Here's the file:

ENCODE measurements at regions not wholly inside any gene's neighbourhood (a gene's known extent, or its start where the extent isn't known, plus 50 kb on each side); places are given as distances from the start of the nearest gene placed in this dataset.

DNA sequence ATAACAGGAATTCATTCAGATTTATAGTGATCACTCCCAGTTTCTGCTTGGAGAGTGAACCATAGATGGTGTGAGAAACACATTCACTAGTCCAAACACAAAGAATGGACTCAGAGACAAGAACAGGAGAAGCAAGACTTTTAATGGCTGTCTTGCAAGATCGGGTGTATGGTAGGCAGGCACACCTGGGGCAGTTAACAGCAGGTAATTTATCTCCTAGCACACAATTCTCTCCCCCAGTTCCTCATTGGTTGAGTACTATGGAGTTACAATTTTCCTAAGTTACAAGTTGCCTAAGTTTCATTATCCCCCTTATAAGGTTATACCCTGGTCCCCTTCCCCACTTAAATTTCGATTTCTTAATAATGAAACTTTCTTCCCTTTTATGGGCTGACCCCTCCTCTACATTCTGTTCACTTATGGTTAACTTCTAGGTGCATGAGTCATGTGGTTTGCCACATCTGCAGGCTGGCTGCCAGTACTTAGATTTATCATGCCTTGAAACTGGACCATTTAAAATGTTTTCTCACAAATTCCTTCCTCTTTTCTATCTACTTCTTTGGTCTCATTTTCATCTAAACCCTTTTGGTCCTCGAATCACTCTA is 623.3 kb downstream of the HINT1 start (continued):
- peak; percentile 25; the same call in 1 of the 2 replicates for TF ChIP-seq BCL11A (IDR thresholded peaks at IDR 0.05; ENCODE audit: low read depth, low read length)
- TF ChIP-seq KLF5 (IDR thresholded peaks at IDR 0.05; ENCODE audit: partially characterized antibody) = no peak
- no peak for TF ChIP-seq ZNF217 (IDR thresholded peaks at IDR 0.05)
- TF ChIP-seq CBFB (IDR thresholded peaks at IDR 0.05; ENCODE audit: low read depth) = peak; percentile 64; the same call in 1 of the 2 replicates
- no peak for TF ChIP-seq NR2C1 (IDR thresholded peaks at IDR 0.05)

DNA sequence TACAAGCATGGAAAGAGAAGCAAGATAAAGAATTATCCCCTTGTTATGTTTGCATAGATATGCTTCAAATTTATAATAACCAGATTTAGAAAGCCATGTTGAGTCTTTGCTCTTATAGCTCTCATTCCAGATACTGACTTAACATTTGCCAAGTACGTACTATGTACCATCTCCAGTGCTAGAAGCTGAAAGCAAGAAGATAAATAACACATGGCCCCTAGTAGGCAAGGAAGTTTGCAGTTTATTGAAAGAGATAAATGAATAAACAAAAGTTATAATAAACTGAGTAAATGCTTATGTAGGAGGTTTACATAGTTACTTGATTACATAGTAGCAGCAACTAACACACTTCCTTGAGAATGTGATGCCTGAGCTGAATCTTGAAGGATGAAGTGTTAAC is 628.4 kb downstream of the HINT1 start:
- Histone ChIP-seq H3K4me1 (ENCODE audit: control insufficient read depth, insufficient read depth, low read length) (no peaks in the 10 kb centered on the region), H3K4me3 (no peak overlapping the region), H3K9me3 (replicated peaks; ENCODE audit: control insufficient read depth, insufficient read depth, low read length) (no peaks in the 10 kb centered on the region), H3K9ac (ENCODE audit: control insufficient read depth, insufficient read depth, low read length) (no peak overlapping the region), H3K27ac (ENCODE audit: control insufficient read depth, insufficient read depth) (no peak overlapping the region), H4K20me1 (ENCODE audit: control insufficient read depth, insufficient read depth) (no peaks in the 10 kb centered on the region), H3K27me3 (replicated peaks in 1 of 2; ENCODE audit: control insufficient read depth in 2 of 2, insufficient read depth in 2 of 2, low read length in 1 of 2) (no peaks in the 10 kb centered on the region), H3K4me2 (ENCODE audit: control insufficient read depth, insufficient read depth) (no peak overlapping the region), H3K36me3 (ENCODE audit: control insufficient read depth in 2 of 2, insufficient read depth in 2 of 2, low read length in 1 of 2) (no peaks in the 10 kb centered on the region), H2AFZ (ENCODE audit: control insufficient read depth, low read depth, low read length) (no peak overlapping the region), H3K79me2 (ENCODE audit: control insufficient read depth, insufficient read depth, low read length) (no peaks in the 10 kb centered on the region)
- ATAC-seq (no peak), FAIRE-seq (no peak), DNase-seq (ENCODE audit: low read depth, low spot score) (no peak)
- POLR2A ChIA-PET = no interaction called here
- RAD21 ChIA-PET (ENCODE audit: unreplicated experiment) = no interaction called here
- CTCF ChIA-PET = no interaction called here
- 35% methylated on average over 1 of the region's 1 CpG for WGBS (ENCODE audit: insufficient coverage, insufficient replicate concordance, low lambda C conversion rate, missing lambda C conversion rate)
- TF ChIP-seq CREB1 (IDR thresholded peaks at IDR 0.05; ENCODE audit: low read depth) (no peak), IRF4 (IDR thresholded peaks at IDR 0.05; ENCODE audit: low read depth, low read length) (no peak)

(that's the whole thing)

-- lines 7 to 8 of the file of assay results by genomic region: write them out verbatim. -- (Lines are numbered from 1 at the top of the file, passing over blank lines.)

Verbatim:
- no peak for TF ChIP-seq NR2C1 (IDR thresholded peaks at IDR 0.05)

DNA sequence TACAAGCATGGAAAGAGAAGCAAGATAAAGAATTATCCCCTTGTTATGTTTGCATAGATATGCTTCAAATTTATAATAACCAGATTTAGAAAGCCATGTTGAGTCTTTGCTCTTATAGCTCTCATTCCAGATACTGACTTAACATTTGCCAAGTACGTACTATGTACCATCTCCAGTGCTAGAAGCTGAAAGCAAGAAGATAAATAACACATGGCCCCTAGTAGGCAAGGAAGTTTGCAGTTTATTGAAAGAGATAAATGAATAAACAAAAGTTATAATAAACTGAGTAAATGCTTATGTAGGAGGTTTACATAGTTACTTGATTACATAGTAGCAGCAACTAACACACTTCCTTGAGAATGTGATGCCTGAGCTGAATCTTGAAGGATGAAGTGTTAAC is 628.4 kb downstream of the HINT1 start: